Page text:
At a protest against antisemitism in Berlin

Eva Marie Kogel


BERLIN — If you want to check the state of your society, there's a simple test: as the U.S. High Commissioner for Germany, John Jay McCloy, said in 1949, the touchstone for a democracy is the well-being of Jews. This litmus test is still relevant today. And it seems Germany would not pass.

Incidents are piling up. Most recently, groups of neo-Nazis from across the country traveled to a church near Berlin for the funeral of a well-known far-right figure. He was buried in the former grave of Jewish musicologist Max Friedlaender, a gravesite chosen deliberately by the right-wing extremists.

The incident at the cemetery

They intentionally chose a Jewish grave as an act of provocation, trying to gain maximum publicity for this act of desecration. And the cemetery authorities at the graveyard in Stahnsdorf fell for it. The church issued an immediate apology, calling it a "terrible mistake" and saying they "must immediately see whether and what we can undo."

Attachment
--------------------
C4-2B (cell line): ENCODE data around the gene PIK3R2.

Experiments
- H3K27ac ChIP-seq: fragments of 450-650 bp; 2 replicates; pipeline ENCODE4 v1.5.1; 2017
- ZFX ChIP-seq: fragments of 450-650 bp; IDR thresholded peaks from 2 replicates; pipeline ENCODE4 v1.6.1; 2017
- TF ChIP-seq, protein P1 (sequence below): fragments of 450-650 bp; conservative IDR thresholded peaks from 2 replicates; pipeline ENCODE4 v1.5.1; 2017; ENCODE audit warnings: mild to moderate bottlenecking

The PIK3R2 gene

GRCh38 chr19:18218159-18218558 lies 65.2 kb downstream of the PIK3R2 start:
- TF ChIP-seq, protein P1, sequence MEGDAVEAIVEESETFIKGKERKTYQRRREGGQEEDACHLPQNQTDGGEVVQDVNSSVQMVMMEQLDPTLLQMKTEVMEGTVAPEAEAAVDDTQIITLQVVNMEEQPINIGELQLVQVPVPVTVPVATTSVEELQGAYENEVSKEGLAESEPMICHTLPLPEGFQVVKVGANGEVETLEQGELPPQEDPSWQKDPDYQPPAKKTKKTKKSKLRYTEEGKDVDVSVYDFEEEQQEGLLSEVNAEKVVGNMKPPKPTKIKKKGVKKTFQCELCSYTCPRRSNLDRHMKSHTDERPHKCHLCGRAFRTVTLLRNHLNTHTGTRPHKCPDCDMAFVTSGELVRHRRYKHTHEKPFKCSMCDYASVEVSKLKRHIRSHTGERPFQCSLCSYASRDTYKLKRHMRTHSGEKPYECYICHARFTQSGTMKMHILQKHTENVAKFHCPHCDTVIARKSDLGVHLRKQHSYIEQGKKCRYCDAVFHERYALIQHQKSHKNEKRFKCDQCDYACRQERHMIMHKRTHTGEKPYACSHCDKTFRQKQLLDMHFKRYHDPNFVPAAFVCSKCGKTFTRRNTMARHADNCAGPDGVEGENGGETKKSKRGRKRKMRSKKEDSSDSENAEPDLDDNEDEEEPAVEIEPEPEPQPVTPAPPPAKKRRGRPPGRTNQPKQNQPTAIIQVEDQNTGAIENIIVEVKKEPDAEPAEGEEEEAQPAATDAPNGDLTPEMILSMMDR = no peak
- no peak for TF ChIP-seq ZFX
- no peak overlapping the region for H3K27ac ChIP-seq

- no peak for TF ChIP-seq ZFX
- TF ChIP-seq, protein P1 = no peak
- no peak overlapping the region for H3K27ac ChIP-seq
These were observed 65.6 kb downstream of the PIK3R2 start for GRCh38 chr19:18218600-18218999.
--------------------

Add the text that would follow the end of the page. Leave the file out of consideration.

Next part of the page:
There are so many incidents that get little to no media attention.

It's unfathomable that this burial was allowed to take place at all, but now the cemetery authorities need to make a decision quickly about how to put things right. Otherwise, the grave may well become a pilgrimage site for Holocaust deniers and antisemites.

The incident has garnered attention in the international press and it will live long in the memory. Like the case of singer-songwriter Gil Ofarim, who recently claimed he was subjected to antisemitic abuse at a hotel in Leipzig. Details of the crime are still being investigated. But there are so many other incidents that get little to no media attention.

Photo of the grave of Jewish musicologist Max Friedlaender

The grave of Jewish musicologist Max Friedlaender

Jens Kalaene/dpa/ZUMA

Crimes against Jews are rising

Across all parts of society, antisemitism is on the rise. Until a few years ago, Jewish life was seen as an accepted part of German society. Since the attack on the synagogue in Halle in 2019, the picture has changed: it was a bitter reminder that right-wing terror against Jewish people has a long, unbroken history in Germany.